Versatile Martin trips the light fantastic

Designer performs double duty

Catherine Martin, the creative force behind the look of “Moulin Rouge,” demonstrated a can-can-do attitude by taking on production designer and co-costumer duties on the eight-time- Oscar-nommed pic. She’s nominated for both roles.

The recognition is rare but not unprecedented. Cecil Beaton won Oscars for art direction/set decoration and costume design for “My Fair Lady” (1964) as did John Truscott for “Camelot” (1967). Even so, while the highly cultivated sensibility of the best designers lends itself to crossing over into both disciplines — which, when most effective, blend together seamlessly — Martin’s creative range cannot be underestimated.

Martin — “CM” to friends — isn’t a stranger to this kind of artistic multitasking. Her collaboration with the pic’s helmer, Baz Luhrmann, goes back to their native Oz, where she created award-winning sets and costumes for Luhrmann’s legit stagings of “Strictly Ballroom” and “La Boheme,” among other productions.

Martin moved into film with Luhrmann on the feature version of “Strictly Ballroom” (1992), then “William Shakespeare’s Romeo + Juliet” (1996) and “Moulin.” She served as production designer on each — she was Oscar-nommed for “Romeo + Juliet” — and shared costume design credits with Angus Strathie on “Strictly” and “Moulin.” (Kym Barrett designed the costumes for “Romeo + Juliet.”) Martin’s work even extends to film title design.

Luhrmann, Martin’s real-life partner of nearly five years, calls her “the captain of the visual gesture.”

“I work in parallel as a designer to Baz,” explains Martin on the phone from Gotham, where she and the Bazmark team are mounting Luhrmann’s “La Boheme” on Broadway. “He is very much the driver of the idea. I’m lucky to be one of the first few to get in on the ground floor and experience the creation.”

The designs for “Moulin Rouge” — completely shot on soundstages in Sydney — evolved over a period of several years. Martin created a series of books, or “visual bibles,” to document inspirations and looks. “Ostensibly it’s a research thing and we start adding more art department over a period of time,” she says.

That meant collecting everything from original images of the Moulin Rouge — the famed turn-of-the-century Parisian club that’s the anchor of the film — to researching brothels, social life in Montmartre and star can-can dancers of the time.

“I try to get an atmospheric sense,” she says, adding that she pulled a lot of contemporary photography alongside some “enlightening” photographs of artist Toulouse-Lautrec (played by John Leguizamo in the pic) “on the beach in the process of relieving himself.”

“We tend to think of (artists of that time) as fuddy-duddies in a smock with an easel, but he was 4-foot-9 and talked like Daffy Duck on speed. He was the life of the party and got heaps of attention from the girls,” says Martin.

It’s that kind of detail and historical texture that informs her work. Understanding what life was really like in the late 1800s helped the creation of the costumes and environments. “It’s about understanding the history of the people, who they really were,” says Martin. “Can-can was a working-class dance.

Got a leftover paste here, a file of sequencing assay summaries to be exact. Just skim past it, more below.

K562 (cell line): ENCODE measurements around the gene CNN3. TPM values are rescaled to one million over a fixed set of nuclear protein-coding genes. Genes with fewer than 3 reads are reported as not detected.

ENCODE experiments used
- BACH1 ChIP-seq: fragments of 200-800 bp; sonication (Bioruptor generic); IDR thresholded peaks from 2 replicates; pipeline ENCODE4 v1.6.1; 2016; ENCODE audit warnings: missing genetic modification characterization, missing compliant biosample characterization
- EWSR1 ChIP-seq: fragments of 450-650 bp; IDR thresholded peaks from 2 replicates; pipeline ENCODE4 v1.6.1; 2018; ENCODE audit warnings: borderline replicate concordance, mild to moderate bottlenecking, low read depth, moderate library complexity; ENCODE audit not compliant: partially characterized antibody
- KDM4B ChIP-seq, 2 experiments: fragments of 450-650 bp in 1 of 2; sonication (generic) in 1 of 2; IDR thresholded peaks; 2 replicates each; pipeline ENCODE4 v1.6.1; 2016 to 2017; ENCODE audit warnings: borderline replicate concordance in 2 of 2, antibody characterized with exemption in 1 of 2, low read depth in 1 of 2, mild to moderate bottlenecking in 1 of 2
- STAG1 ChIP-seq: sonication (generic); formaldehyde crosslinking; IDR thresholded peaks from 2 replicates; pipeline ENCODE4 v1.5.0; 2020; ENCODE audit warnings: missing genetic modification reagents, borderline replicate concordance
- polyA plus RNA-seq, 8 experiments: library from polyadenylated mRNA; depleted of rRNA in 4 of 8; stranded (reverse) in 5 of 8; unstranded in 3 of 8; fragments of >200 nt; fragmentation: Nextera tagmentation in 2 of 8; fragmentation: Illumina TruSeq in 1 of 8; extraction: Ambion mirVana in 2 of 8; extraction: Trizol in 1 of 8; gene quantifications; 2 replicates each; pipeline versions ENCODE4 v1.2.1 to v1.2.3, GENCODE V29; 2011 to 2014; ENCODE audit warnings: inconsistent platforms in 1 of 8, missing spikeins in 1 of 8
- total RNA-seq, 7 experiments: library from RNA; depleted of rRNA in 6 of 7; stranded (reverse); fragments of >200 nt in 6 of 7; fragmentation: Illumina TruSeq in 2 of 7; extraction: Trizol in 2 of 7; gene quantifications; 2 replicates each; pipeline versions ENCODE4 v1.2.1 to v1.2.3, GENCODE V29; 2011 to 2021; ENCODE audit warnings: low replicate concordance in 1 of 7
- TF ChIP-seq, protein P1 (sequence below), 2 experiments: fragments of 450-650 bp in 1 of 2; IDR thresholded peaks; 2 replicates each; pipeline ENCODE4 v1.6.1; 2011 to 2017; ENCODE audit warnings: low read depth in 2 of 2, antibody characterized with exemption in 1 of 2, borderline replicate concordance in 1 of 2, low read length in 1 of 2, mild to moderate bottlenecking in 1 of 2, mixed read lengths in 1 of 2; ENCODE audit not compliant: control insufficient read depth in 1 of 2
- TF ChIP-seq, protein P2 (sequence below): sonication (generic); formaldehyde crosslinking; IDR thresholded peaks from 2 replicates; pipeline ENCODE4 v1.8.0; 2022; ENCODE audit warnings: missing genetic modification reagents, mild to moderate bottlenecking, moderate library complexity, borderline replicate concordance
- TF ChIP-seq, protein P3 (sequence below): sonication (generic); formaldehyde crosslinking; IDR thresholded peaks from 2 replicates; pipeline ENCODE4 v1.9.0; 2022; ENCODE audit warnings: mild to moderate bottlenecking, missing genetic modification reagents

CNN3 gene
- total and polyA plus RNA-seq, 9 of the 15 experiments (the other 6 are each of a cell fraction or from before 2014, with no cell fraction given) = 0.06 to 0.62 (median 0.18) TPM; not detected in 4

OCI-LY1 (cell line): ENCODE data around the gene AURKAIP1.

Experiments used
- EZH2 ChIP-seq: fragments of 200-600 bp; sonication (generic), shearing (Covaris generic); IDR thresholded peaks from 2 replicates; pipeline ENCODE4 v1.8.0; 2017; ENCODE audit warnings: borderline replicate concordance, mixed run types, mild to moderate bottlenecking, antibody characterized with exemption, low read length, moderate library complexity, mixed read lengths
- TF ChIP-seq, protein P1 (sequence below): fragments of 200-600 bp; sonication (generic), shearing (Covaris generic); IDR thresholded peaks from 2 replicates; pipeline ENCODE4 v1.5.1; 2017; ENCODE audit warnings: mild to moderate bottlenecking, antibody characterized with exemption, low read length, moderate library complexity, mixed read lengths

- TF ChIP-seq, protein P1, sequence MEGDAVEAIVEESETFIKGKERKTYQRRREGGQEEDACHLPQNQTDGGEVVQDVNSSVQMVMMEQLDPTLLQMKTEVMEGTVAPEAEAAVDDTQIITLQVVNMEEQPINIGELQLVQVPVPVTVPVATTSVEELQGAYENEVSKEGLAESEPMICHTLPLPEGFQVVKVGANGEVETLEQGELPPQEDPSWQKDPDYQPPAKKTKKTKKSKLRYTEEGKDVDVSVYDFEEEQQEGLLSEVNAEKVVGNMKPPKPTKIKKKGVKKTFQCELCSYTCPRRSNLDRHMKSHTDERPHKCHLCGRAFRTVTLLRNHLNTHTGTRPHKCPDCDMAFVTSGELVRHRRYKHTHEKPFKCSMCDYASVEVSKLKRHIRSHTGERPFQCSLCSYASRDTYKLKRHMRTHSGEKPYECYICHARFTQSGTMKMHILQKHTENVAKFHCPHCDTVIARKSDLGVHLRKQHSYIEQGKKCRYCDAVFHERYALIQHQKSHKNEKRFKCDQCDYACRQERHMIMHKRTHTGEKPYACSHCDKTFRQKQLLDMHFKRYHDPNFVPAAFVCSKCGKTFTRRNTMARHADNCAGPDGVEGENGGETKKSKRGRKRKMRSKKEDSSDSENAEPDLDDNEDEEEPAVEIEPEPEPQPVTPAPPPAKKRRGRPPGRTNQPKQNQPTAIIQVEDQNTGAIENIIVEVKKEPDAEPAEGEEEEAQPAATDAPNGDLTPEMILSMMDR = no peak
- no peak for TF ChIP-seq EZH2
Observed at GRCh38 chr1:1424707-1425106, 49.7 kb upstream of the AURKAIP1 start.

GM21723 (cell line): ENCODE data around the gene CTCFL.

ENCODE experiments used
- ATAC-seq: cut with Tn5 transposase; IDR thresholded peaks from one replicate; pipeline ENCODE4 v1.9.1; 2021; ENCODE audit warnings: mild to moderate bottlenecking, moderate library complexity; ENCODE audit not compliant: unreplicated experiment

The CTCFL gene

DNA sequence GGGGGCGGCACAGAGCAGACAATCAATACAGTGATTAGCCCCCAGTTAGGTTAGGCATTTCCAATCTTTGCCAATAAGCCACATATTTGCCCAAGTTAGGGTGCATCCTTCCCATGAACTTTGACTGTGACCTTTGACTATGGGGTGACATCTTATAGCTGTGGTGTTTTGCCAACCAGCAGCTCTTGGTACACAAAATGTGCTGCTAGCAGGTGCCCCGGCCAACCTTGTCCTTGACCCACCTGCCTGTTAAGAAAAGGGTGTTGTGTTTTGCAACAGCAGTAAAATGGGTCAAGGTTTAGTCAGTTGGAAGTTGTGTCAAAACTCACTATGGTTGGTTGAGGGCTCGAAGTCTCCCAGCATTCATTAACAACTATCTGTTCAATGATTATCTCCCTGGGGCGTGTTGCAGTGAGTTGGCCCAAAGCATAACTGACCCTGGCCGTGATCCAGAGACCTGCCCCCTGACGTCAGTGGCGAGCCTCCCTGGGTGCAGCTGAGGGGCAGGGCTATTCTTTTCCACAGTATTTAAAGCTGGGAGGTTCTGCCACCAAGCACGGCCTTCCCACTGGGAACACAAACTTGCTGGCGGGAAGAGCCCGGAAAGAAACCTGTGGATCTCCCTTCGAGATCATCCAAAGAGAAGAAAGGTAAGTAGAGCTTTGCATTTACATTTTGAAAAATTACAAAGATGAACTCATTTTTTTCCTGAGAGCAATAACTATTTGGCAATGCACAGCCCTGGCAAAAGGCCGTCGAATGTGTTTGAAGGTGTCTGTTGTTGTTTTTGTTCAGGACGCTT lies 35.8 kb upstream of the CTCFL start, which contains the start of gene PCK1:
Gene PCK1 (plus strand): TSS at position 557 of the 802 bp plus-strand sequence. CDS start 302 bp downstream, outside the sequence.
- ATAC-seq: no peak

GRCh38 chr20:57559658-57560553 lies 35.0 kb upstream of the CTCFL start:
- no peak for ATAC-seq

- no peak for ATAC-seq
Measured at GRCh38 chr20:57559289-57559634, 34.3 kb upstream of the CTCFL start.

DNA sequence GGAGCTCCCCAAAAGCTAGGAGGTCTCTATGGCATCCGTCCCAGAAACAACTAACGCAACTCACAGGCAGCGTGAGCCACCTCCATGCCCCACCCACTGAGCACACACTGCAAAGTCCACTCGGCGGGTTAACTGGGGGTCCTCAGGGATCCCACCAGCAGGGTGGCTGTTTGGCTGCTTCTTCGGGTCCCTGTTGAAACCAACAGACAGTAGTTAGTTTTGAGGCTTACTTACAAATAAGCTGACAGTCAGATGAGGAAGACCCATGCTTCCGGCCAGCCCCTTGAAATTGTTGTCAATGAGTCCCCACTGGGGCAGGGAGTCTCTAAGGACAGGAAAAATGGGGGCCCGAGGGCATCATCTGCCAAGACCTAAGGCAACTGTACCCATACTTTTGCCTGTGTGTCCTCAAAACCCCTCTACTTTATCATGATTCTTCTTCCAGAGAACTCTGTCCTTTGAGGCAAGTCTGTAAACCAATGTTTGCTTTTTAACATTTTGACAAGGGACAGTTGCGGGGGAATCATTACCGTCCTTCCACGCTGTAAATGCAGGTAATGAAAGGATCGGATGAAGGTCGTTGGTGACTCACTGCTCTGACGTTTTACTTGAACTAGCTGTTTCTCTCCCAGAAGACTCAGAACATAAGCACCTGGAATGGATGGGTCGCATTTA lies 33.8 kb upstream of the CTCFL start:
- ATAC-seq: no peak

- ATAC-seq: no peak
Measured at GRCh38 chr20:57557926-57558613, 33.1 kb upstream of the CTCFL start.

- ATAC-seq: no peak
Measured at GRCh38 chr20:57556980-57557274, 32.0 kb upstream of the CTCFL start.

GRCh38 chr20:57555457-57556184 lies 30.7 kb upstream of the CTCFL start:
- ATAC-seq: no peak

“Each dancer had a gimmick. They didn’t wear costumes, they actually wore street clothes.”

But “Moulin Rouge” is a far cry from a gritty historical piece. As a musical and Luhrmann’s very own “Spectacular Spectacular,” it’s an artful mix of historical detail and fictional fanfare. In the case of costumes for Satine — the Moulin Rouge’s singing and dancing “Sparkling Diamond” played by Nicole Kidman — Martin says she didn’t sacrifice Kidman’s look for the sake of period correctness.

“The fact that she would have been wearing a woolen body stocking to perform in is an unnecessarily realistic reference. Instead, we looked to the glamour of classic film divas like Dietrich and Garbo and Joan Crawford. We also considered Nicole’s innate glamour because glamour is so intrinsic to the world we created.” Living up to her stage name, Satine literally sparkled in elaborately bejeweled costumes.

That sense of the theatrical also infused the sets for “Moulin Rouge.” A colorful three-story papier-mache elephant served as Satine’s boudoir. The Moulin Rouge’s immediate environs of Montmartre were sepia-stained and absinthe-washed, while the city of Paris glittered like a fairy tale in the distance.

To create outer Paris, Martin had to learn to work with several new elements, such as digital mattes, 3-D models and digital motion-controlled models.

“I’d never worked on a miniature set before,” she admits. But to ensure that the visual language transferred from production to post, she was called upon to be involved with the pic’s visual effects.

Martin is quick to add that “Moulin” is the result of many artists working together. “I don’t draw out everything myself. I work with exciting artists and shamelessly use them. They push my ideas to be better. Baz sees moviemaking as orchestral. Every element is part of this symphonic model and we fill out the orchestral sound.”